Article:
Eleventh Circuit Holds that Borrower’s TILA Claims Are Subject to Agreement’s Forum Selection Clause
The Eleventh Circuit Court of Appeals recently held that a borrower’s Truth-in-Lending-Act (“TILA”) claim fell within the scope of a loan agreement’s forum selection clause. Stiles v. Bankers Healthcare Grp., Inc., ___ Fed. App’x ___, 2016 WL 308705 (11th Cir. Jan. 26, 2016).
The forum selection clause at issue was included in a 2008 commercial loan agreement entered into between the borrower, Dr. Warren Stiles, and the lender, Bankers Healthcare Group, Inc. The 2008 loan agreement used Dr. Stiles’s medical practice as collateral, named him as the Debtor, and listed the medical practice’s address. The forum selection clause stated, “Venue for any action brought hereunder, shall be the choice of the Creditor, and shall be limited to either Onondaga County, New York or Broward County, Florida.” A renewal of the loan agreement in 2012 had the same terms as the 2008 loan agreement, including the forum selection clause, but listed Dr. Stiles and his wife’s residential address rather than the medical practice’s address.
Dr. Stiles defaulted on the loan. The lender informed him that it intended to file a debt-collection action in the state court of Onondaga County, New York. However, a few days later, Dr. Stiles and his wife filed an action against the lender in the U.S. District Court for the Middle District of Alabama, asserting TILA claims in relation to the agreements. The plaintiffs’ position was that the forum selection clause did not apply because, in the plaintiffs’ view, a TILA claim is distinct from an action concerning the terms and conditions of a contract. The plaintiffs argued that the term “hereunder” referred to the loan agreement itself, and that the scope of the forum selection clause was strictly limited to “claims concerning the parties’ contractual obligations.” The lender filed a motion to dismiss, invoking the forum selection clause. The district court found the forum selection clause was enforceable and dismissed the complaint.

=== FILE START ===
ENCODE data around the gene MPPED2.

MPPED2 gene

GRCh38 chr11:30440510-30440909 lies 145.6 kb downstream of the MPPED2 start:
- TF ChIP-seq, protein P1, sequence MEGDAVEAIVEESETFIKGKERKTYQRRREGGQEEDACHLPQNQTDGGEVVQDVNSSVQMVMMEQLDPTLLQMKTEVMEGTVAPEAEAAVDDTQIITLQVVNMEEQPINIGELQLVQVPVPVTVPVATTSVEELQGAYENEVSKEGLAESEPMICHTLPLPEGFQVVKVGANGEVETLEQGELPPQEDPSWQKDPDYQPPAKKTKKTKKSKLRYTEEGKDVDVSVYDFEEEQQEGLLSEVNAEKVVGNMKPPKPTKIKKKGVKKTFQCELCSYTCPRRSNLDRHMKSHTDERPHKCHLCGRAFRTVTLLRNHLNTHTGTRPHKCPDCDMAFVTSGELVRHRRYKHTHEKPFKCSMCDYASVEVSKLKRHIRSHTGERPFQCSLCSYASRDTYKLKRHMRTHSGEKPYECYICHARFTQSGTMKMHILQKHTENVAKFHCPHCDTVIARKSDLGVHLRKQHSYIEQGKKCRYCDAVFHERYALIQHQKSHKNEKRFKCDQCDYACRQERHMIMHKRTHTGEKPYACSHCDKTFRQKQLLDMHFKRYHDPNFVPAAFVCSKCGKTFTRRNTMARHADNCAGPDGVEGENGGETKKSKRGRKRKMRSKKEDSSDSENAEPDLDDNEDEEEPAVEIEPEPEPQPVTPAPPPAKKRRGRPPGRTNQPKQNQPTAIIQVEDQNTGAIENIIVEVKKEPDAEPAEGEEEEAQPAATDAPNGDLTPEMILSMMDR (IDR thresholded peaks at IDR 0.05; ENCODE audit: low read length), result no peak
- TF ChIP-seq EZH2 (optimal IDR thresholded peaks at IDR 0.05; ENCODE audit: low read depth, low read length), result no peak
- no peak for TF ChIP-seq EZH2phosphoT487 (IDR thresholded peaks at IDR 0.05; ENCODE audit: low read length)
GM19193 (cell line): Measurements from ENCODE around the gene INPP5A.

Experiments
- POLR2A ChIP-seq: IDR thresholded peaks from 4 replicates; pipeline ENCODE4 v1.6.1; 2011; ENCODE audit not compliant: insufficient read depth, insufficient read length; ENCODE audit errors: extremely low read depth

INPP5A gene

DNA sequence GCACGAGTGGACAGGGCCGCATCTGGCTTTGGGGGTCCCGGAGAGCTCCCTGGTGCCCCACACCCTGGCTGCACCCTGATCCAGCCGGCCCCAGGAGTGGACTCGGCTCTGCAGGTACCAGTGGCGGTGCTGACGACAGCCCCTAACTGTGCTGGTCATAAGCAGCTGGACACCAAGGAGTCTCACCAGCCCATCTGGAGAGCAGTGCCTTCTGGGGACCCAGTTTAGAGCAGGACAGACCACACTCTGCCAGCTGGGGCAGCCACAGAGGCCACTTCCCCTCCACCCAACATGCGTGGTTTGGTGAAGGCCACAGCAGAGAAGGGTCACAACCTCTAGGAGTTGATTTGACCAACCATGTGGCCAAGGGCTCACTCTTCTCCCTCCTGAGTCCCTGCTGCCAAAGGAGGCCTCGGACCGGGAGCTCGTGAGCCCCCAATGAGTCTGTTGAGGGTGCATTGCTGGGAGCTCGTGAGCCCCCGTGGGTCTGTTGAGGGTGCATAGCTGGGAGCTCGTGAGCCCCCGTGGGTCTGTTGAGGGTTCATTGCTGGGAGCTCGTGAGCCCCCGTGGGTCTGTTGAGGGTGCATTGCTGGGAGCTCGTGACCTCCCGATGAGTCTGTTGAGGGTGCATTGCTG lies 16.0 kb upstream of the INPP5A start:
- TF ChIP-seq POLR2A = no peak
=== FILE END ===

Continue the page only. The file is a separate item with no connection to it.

On appeal, the Eleventh Circuit Court of Appeals affirmed the district court’s dismissal. The Eleventh Circuit rejected the plaintiffs’ position, holding that it was “too restrictive.” The Court of Appeals found that the term “hereunder” encompasses “not only breach of contract claims but all claims, including statutory claims that arise from the contractual relationship between the parties.” The Court elaborated, “because Defendant’s alleged obligations under TILA, if any, assume the existence of a contract that lacks the necessary disclosures mandated by that statute, we therefore interpret ‘hereunder’ to encompass Plaintiffs’ TILA claims.”